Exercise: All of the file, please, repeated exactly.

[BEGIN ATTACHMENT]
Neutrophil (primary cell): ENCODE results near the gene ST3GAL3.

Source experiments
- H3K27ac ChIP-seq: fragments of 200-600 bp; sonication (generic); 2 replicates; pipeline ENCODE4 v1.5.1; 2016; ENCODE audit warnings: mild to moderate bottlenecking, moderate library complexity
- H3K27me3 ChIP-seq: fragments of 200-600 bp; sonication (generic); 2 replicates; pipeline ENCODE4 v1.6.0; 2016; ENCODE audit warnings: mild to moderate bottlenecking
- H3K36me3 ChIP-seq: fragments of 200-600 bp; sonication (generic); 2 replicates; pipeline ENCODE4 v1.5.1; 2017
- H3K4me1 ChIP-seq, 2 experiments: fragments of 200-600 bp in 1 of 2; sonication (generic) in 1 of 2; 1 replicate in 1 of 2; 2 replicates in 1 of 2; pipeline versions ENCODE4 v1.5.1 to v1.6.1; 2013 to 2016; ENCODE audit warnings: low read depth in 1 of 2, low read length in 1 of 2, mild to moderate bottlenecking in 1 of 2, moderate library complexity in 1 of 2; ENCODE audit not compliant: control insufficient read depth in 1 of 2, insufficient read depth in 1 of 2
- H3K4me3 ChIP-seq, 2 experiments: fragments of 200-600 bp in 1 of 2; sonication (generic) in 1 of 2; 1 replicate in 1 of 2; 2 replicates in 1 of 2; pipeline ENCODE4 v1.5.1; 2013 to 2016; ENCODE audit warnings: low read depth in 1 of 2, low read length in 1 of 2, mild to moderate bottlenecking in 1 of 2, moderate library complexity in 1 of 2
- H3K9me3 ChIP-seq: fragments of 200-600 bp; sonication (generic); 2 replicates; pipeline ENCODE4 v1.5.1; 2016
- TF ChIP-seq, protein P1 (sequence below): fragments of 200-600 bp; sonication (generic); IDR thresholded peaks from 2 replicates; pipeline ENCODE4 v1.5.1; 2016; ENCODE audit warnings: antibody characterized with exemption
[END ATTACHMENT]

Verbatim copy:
Neutrophil (primary cell): ENCODE results near the gene ST3GAL3.

Source experiments
- H3K27ac ChIP-seq: fragments of 200-600 bp; sonication (generic); 2 replicates; pipeline ENCODE4 v1.5.1; 2016; ENCODE audit warnings: mild to moderate bottlenecking, moderate library complexity
- H3K27me3 ChIP-seq: fragments of 200-600 bp; sonication (generic); 2 replicates; pipeline ENCODE4 v1.6.0; 2016; ENCODE audit warnings: mild to moderate bottlenecking
- H3K36me3 ChIP-seq: fragments of 200-600 bp; sonication (generic); 2 replicates; pipeline ENCODE4 v1.5.1; 2017
- H3K4me1 ChIP-seq, 2 experiments: fragments of 200-600 bp in 1 of 2; sonication (generic) in 1 of 2; 1 replicate in 1 of 2; 2 replicates in 1 of 2; pipeline versions ENCODE4 v1.5.1 to v1.6.1; 2013 to 2016; ENCODE audit warnings: low read depth in 1 of 2, low read length in 1 of 2, mild to moderate bottlenecking in 1 of 2, moderate library complexity in 1 of 2; ENCODE audit not compliant: control insufficient read depth in 1 of 2, insufficient read depth in 1 of 2
- H3K4me3 ChIP-seq, 2 experiments: fragments of 200-600 bp in 1 of 2; sonication (generic) in 1 of 2; 1 replicate in 1 of 2; 2 replicates in 1 of 2; pipeline ENCODE4 v1.5.1; 2013 to 2016; ENCODE audit warnings: low read depth in 1 of 2, low read length in 1 of 2, mild to moderate bottlenecking in 1 of 2, moderate library complexity in 1 of 2
- H3K9me3 ChIP-seq: fragments of 200-600 bp; sonication (generic); 2 replicates; pipeline ENCODE4 v1.5.1; 2016
- TF ChIP-seq, protein P1 (sequence below): fragments of 200-600 bp; sonication (generic); IDR thresholded peaks from 2 replicates; pipeline ENCODE4 v1.5.1; 2016; ENCODE audit warnings: antibody characterized with exemption